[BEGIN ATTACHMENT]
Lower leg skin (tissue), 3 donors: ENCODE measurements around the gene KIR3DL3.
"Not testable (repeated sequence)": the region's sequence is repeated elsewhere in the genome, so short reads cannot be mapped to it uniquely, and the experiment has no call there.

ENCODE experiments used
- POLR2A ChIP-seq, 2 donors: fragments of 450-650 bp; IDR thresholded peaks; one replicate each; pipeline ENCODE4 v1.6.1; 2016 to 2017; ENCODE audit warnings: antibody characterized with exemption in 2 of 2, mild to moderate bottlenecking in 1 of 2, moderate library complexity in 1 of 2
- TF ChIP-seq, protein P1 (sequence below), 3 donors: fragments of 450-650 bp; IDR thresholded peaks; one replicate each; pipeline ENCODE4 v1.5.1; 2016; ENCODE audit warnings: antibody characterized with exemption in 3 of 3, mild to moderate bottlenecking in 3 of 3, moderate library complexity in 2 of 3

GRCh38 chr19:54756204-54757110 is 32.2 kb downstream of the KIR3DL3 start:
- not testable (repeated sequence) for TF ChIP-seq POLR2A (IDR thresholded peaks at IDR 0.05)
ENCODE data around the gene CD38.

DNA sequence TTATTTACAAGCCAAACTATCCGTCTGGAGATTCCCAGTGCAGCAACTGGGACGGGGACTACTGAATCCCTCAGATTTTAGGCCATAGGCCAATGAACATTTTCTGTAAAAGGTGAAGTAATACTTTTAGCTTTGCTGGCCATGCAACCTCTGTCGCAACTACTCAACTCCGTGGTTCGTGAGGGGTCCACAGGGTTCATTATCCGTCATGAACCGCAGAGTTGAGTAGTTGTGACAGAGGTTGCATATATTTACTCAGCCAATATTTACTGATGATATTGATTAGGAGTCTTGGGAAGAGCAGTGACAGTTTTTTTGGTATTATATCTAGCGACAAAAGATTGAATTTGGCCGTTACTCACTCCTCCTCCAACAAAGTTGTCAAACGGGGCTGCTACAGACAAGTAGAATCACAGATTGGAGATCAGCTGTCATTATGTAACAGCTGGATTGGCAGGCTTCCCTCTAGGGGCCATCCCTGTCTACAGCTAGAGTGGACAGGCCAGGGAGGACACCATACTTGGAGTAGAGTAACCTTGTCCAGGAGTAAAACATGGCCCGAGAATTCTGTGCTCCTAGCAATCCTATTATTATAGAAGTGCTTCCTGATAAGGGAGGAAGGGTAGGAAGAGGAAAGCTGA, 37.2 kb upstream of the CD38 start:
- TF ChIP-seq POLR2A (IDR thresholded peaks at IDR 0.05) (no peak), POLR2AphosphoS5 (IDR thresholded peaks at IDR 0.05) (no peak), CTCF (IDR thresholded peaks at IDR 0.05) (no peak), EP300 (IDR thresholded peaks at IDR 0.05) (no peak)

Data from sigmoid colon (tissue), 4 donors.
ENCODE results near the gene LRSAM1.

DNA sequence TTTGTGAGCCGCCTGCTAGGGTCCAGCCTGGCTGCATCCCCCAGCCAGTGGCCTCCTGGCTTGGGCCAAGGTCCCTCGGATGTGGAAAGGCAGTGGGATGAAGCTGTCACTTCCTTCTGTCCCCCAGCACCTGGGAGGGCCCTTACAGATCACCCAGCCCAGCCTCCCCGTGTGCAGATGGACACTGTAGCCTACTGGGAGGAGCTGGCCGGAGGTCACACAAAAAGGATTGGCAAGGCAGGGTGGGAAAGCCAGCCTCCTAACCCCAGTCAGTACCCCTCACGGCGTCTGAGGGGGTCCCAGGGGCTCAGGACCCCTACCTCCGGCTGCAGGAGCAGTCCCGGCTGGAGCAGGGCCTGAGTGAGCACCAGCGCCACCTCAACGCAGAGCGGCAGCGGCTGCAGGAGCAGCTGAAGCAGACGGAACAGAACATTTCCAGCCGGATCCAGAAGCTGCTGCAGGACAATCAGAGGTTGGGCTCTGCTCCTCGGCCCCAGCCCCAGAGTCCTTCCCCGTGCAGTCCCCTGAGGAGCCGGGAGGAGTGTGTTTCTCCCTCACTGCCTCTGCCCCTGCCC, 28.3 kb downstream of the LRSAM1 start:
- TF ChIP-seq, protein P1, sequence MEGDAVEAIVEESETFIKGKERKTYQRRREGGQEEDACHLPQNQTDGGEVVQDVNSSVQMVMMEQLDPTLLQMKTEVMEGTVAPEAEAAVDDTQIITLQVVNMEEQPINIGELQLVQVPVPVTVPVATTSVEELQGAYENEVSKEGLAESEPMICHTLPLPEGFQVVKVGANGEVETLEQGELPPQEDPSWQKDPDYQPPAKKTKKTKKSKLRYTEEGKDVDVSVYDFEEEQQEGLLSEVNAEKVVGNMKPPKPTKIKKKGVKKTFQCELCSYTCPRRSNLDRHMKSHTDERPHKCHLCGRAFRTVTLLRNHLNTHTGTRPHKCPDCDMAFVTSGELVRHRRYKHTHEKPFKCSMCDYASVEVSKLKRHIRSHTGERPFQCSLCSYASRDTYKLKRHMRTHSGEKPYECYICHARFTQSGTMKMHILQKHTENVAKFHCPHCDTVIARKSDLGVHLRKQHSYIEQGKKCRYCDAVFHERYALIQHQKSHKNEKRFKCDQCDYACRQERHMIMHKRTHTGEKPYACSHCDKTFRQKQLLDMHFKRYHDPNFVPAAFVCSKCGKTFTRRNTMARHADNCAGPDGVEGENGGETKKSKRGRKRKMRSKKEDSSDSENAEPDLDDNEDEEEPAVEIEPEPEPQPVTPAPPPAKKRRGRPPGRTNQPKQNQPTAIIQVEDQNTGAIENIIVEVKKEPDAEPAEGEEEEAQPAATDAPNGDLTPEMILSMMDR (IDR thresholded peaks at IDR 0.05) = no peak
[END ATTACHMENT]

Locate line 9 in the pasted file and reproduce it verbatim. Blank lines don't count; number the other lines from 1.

DNA sequence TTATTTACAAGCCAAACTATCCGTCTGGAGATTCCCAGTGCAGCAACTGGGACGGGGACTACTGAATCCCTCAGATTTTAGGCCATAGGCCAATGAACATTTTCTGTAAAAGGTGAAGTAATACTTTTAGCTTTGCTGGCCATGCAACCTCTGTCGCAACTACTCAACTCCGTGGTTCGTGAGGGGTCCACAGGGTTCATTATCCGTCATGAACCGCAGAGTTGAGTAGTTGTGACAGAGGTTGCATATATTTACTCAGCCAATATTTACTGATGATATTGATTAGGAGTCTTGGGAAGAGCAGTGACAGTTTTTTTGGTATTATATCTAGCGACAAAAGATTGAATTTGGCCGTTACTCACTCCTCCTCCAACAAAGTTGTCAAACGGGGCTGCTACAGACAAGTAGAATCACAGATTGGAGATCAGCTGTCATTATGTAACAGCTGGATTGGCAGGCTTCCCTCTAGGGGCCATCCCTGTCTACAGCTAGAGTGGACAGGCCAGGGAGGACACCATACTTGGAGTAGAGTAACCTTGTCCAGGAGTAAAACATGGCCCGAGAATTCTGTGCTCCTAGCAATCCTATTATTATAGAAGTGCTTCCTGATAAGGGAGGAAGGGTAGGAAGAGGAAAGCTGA, 37.2 kb upstream of the CD38 start: